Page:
Elgin commission delays lynching-mural recommendation

  • The "American Nocturne" mural inspired by a 1930 lynching photo was briefly housed in the Hemmens Cultural Center before being put in storage. It will remain there at least until the city implements a public art plan.

    The "American Nocturne" mural inspired by a 1930 lynching photo was briefly housed in the Hemmens Cultural Center before being put in storage. It will remain there at least until the city implements a public art plan. Rick West | Staff Photographer

Updated 7/11/2016 10:48 PM

The Elgin Cultural Arts Commission delayed making a final recommendation on a controversial mural inspired by a 1930 lynching photo until the city comes up with a comprehensive plan -- including disposal -- for all its public art.

The "American Nocturne" mural by artist David Powers depicts the crowd at a lynching in Marion, Indiana, but not the lynching itself. It was commissioned in 2007 by the city, whose officials say they didn't know of its inspiration until a passer-by in May noticed the similarity with the photo.


It's precisely to avoid such issues that a public art plan is needed, commissioners said Monday evening. The plan, which the commission had begun to work on before the controversy, would include policies about soliciting and implementing public art.

"It's the lack of procedure that got us to this in the first place," said city council member Tish Powell, who serves as liaison to the commission. "We want to make sure we are moving carefully and thoughtfully."

The commission could decide to sell the mural, give it to a third party including the mural's artist or a museum or gallery, or even destroy it.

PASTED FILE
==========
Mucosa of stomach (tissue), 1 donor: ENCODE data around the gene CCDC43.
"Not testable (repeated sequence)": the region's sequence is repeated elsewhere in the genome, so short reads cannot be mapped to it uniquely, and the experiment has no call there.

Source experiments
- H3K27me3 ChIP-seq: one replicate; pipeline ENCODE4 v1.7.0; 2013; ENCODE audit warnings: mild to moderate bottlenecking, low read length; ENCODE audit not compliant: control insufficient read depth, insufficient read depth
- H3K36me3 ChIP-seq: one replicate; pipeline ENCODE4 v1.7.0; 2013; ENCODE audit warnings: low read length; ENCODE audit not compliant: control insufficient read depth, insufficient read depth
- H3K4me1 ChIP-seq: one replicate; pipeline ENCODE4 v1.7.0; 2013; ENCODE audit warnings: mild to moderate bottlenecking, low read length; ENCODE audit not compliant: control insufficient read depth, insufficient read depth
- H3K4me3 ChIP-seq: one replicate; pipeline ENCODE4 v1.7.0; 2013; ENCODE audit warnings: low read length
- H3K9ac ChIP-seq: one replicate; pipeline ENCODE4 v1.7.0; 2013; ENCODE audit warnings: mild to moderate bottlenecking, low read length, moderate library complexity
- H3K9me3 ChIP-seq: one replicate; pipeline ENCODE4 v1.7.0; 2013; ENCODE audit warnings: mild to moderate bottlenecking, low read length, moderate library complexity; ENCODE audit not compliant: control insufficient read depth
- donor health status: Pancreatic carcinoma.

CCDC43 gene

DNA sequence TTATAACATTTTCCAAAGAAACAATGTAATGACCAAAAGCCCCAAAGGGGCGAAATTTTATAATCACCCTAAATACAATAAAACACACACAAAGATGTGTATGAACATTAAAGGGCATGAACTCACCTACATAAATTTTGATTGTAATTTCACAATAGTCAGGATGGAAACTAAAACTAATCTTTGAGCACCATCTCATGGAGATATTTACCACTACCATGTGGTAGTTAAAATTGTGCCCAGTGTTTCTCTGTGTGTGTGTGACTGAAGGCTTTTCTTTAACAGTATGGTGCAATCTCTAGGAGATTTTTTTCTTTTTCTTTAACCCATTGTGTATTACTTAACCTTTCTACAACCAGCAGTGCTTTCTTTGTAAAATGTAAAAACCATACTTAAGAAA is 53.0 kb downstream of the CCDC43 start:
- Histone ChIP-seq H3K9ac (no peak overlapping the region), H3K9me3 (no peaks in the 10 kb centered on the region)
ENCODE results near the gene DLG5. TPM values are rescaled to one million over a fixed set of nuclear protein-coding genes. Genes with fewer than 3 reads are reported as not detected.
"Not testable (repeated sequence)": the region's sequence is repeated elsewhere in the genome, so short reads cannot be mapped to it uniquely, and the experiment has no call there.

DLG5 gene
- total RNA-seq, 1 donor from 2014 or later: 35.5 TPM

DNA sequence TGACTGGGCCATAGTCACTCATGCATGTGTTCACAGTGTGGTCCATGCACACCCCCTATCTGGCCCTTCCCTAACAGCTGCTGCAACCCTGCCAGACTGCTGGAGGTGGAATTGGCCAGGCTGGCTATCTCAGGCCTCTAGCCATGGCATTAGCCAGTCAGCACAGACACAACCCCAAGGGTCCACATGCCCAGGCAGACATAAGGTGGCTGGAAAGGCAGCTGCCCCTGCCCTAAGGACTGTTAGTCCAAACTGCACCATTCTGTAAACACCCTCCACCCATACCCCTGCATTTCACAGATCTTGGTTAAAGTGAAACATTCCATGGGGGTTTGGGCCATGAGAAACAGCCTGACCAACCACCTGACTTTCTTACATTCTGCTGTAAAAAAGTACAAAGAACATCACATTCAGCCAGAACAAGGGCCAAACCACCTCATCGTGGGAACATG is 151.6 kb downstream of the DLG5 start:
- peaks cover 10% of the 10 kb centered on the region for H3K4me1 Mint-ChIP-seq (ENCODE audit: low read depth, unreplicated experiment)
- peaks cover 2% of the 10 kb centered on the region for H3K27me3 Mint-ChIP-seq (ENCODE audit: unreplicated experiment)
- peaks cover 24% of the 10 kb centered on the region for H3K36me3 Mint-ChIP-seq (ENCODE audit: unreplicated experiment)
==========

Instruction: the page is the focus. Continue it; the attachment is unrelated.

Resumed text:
The mural was moved indoors to the Hemmens Cultural Center after the controversy and has been in storage since mid-June. The commission recommended removing it from public display after most residents who spoke at two public meetings said the mural is offensive and should not be displayed in public.

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Commissioner Kate Darling said the community might object to the perception that the mural is being treated like routine public art.

Commissioner Erin Rehberg agreed the mural is a special case but pointed out any specific decisions about it would set a precedent. "What we decide will impact how we deal with everything else," she said.

The city council has final say over the mural's fate. At its Wednesday meeting, the council is expected to give the OK for the cultural arts commission to move forward with creating a public art plan. The process would last about seven months and include public forums.

The National Coalition Against Censorship sent a letter last week to Mayor David Kaptain stating the mural is protected by the First Amendment.

"Art often provokes impassioned responses -- sometimes angry, sometimes enthusiastic," the letter says. "However, as a government agency, Elgin's City Council cannot use its power to remove a particular viewpoint or message from public view and thereby discriminate against it."

Kaptain said he decided to hold the public meetings about the mural precisely to avoid accusations of censorship.

The city's legal department plans to send a letter in response stating the city has the legal right to do whatever it wants with the mural, Kaptain said, calling the letter "threatening."


However, Joy Garnett, arts advocacy program associate for the New York City-based coalition, said the letter was not intended as a threat. The coalition doesn't litigate cases but weighs in on instances of art censorship across the country, she said.

Removing reminders of historical violence prevents conversations about it, Garnett said. The mural could serve a purpose in an educational setting, she said.

"In view of what's going on everywhere in the country, this seems to be of particular significance but also of particular sensitivity right now," she said.


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